Recognizing that an overloaded electrical outlet under a desk at the office is a fire hazard wouldn’t be much of a stretch for anyone. Most businesses have a basic understanding that the equipment and power sources they depend on are possible sources of fire risks. Any workplace can have multiple fire hazards due to heat-generating equipment or tangled power cords, but that’s only the beginning. Neglecting to maintain fire prevention systems and safety equipment could allow small risks to grow into potential catastrophes.
Preventing fire hazards in the workplace requires a combination of both awareness and action. The following are the five most common risks when it comes to workplace fire threats, and provide an overview of where potential hazards may be found. By examining these essential areas, a business can design an effective strategy for increasing fire safety.
- Un-maintained fire safety equipment: Installing fire extinguishers and then forgetting about them, assuming you’ll be fine in case of an emergency, is nearly as bad as not having one at all. Conducting regular maintenance inspections of workplace fire extinguishers will enable your business to stay current with national, state, and local fire codes and will ensure you can depend on them when necessary. If your business is in need of some fire extinguisher maintenance, Koorsen offers professional fire extinguisher inspections.
- Lapsed employee training: It’s crucial that every employee knows how to respond when a fire occurs, including everything from emergency evacuation procedures to where fire extinguishers are located, and how to operate them. In order to meet Occupational Safety and Health Administration (OSHA) regulations, it’s required that employees undergo training on proper fire extinguisher use annually, and Koorsen’s certified team of fire safety experts can lead comprehensive training sessions on how to operate fire extinguishers safely and effectively. Additionally, following an ongoing routine of fire drills and communicating vital emergency information will be essential to a business’s fire safety policies.
- Neglected building codes and requirements: Different businesses will have different infrastructure needs, and your fire prevention requirements will be dictated by the daily activities at your business. A central component in having an effective fire prevention system will be making sure it conforms to the National Fire Protection Association’s codes and standards, which will ensure your system can be relied on in an emergency. Not staying compliant with the NFPA’s standards can put property and employees at risk.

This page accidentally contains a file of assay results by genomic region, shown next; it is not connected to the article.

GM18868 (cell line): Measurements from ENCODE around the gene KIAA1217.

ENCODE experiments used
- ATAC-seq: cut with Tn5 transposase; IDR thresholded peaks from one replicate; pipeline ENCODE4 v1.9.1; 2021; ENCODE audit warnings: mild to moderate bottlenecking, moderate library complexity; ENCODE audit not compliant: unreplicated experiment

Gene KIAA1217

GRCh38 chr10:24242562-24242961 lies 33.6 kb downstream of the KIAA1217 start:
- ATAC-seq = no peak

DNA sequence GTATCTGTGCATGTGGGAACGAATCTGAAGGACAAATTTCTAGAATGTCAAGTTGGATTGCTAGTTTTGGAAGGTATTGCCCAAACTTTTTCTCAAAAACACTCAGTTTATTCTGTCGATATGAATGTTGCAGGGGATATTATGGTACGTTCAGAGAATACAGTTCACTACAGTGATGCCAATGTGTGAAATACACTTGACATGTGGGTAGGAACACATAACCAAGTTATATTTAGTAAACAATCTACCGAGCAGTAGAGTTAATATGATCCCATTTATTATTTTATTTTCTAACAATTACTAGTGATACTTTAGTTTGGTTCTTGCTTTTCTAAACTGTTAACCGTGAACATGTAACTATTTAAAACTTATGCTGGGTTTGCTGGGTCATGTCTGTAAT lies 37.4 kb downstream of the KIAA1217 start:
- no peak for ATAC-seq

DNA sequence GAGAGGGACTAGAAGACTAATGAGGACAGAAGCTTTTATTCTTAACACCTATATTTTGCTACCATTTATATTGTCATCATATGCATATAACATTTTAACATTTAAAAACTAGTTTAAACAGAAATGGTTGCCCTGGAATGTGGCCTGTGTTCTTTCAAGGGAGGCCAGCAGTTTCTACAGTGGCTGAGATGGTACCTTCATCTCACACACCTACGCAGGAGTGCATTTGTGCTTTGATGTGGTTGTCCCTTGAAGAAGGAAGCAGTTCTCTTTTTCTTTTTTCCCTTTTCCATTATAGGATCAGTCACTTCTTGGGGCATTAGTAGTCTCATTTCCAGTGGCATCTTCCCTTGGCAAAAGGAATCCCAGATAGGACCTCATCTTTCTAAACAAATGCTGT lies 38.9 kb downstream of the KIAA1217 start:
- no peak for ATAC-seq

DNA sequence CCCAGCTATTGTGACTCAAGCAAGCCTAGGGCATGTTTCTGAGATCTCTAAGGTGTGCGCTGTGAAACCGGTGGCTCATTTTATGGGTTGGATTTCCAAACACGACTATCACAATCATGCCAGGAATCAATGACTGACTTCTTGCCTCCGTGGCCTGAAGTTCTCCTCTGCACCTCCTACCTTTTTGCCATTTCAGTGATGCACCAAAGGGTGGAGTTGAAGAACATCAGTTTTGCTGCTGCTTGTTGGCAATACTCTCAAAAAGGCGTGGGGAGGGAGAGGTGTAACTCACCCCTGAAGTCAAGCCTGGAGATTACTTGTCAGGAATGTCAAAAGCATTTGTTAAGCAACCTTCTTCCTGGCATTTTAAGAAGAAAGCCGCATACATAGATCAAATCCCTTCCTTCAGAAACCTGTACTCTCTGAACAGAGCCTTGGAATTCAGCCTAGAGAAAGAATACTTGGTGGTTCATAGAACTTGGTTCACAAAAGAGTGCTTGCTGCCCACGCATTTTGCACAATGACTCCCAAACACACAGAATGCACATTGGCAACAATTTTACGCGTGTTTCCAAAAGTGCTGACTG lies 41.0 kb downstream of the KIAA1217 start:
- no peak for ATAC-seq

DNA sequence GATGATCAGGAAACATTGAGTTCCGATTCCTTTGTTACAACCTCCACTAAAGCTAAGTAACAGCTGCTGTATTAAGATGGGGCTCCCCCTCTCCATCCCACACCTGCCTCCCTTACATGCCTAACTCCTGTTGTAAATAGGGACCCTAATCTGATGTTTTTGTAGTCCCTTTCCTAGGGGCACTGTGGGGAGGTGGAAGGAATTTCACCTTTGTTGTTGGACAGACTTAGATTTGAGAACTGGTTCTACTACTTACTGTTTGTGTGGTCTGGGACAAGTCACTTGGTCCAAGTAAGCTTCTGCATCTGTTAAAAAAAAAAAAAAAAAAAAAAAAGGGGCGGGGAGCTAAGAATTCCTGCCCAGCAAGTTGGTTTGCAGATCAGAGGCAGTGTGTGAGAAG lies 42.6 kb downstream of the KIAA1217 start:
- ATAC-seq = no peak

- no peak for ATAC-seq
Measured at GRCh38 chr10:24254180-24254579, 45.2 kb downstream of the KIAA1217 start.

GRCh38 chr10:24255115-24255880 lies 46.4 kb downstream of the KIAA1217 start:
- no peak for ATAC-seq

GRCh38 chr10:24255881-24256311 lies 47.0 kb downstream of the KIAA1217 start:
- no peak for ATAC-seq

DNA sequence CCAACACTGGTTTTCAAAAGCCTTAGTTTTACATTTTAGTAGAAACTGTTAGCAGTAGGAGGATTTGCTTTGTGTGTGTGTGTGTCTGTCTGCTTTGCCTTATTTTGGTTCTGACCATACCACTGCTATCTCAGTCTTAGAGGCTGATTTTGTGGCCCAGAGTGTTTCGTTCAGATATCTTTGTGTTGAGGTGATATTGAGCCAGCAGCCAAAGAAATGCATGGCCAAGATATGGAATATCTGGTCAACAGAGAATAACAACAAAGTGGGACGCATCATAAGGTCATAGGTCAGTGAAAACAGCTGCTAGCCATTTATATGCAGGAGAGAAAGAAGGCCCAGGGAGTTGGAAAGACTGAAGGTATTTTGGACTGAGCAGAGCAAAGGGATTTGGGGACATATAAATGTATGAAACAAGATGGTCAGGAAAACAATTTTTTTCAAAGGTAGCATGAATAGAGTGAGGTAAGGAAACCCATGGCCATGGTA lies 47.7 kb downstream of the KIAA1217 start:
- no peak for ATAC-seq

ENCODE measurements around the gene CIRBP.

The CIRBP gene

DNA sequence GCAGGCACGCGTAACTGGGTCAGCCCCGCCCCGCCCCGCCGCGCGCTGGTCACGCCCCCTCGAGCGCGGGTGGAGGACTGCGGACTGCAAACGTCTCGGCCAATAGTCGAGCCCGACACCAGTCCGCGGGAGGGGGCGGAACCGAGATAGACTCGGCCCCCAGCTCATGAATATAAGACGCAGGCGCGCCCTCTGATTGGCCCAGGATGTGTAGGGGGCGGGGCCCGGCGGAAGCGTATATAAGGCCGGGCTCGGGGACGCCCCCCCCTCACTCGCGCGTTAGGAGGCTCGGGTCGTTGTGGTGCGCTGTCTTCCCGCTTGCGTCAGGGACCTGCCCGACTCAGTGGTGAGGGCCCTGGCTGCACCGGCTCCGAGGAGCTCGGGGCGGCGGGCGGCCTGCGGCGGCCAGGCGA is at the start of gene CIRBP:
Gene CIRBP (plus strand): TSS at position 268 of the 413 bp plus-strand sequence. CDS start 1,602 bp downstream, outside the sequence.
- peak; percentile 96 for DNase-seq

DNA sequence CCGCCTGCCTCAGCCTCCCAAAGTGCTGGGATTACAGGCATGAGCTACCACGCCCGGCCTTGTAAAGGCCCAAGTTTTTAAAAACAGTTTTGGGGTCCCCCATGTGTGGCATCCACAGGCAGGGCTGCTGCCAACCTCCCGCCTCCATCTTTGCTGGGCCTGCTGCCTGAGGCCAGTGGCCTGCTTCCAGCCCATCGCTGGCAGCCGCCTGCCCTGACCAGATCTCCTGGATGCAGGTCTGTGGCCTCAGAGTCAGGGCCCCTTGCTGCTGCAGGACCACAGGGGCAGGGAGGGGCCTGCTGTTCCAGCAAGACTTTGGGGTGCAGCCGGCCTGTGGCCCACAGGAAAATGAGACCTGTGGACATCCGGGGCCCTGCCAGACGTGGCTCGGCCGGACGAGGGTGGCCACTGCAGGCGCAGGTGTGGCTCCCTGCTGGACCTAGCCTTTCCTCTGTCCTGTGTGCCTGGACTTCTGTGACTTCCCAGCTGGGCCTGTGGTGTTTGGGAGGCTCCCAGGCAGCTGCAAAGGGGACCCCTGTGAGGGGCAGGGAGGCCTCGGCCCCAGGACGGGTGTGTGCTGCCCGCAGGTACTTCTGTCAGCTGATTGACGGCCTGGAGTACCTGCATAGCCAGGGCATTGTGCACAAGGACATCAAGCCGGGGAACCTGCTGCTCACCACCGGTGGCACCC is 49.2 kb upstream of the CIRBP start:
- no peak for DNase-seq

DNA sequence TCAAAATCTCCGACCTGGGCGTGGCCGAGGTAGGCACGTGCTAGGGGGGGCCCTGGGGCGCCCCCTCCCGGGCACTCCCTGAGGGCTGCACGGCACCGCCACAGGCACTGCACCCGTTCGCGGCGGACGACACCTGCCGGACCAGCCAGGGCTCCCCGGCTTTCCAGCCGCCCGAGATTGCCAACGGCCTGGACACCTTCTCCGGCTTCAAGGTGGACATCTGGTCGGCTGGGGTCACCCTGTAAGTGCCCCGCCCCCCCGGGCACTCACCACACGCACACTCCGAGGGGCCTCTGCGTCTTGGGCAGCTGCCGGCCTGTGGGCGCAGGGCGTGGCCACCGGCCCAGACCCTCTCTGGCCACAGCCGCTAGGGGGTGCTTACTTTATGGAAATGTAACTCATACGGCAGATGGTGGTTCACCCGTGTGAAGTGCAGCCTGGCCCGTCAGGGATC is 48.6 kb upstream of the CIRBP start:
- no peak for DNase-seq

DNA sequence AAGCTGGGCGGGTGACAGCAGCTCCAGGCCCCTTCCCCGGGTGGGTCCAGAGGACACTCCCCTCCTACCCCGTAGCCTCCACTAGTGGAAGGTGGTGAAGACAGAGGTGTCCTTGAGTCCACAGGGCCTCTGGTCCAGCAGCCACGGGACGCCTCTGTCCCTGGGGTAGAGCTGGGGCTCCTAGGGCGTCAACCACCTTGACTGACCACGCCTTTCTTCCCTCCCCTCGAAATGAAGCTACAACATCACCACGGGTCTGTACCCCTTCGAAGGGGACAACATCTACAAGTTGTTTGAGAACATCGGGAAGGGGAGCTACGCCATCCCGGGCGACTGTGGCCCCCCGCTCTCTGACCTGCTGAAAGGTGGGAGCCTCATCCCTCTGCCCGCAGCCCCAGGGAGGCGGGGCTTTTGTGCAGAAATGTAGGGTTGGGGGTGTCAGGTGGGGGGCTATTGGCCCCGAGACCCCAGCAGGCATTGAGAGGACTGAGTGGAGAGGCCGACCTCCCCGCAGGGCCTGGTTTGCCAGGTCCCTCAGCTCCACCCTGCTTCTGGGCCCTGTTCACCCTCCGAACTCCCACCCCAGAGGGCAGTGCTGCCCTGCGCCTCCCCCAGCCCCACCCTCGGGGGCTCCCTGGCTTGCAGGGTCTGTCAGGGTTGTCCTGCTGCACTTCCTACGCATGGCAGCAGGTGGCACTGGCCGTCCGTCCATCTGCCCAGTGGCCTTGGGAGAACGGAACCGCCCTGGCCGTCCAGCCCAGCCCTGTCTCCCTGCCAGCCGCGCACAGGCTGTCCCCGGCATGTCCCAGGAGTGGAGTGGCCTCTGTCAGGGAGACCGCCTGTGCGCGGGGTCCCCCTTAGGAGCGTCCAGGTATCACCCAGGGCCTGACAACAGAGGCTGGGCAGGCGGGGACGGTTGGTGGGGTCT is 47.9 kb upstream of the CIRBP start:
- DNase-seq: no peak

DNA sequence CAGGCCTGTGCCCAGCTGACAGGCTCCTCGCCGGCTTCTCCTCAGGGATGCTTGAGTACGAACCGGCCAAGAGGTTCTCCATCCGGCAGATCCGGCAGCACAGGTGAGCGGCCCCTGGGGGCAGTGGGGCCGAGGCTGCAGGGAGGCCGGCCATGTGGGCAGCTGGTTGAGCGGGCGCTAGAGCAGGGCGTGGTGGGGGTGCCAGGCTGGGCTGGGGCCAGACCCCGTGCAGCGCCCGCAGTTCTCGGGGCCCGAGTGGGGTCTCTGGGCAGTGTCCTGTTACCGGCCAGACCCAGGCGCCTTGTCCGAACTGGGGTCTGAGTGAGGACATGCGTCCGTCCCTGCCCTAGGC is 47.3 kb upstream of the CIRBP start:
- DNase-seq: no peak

- Risks from electrical office equipment: Staying plugged in is crucial in today’s digital business world, and that means computers, laptops, servers, and other devices will need access to power. If extension cords are tangled up and outlets are overloaded behind heat-emitting equipment, you’ve got an ideal recipe for a fire outbreak. A comprehensive assessment of power sources will be essential in ensuring that employees are safe from fire hazards. Using surge protectors or having another outlet installed can assist in reducing risks.
- Unchecked sprinkler systems: Years (or even decades) may go by without ever actually needing to use your sprinkler system, yet leaving it dormant without any maintenance checks can lead to a faulty system that won’t operate properly, leaving you with damaged property and equipment. Sprinkler systems are also subject to codes and standards, and scheduling maintenance inspections conducted by a professional organization will be an essential part of fire prevention tactics.
Fire safety in the workplace is an ongoing responsibility that requires a broader plan than just installing smoke alarms; it depends on a thorough understanding of the biggest fire vulnerabilities throughout your place of business and knowing how to respond if an outbreak occurs.
Keeping the above five points in mind will serve as a starting foundation and enable your business to focus on areas that may be overlooked or taken for granted as being safe. By knowing where the potential hazards are, having a plan for mitigating them, and then following a routine of maintenance checks, you can save your business from the damage and downtime a fire could cause.
To learn more about Koorsen’s fire prevention services and products, contact a Koorsen associate today.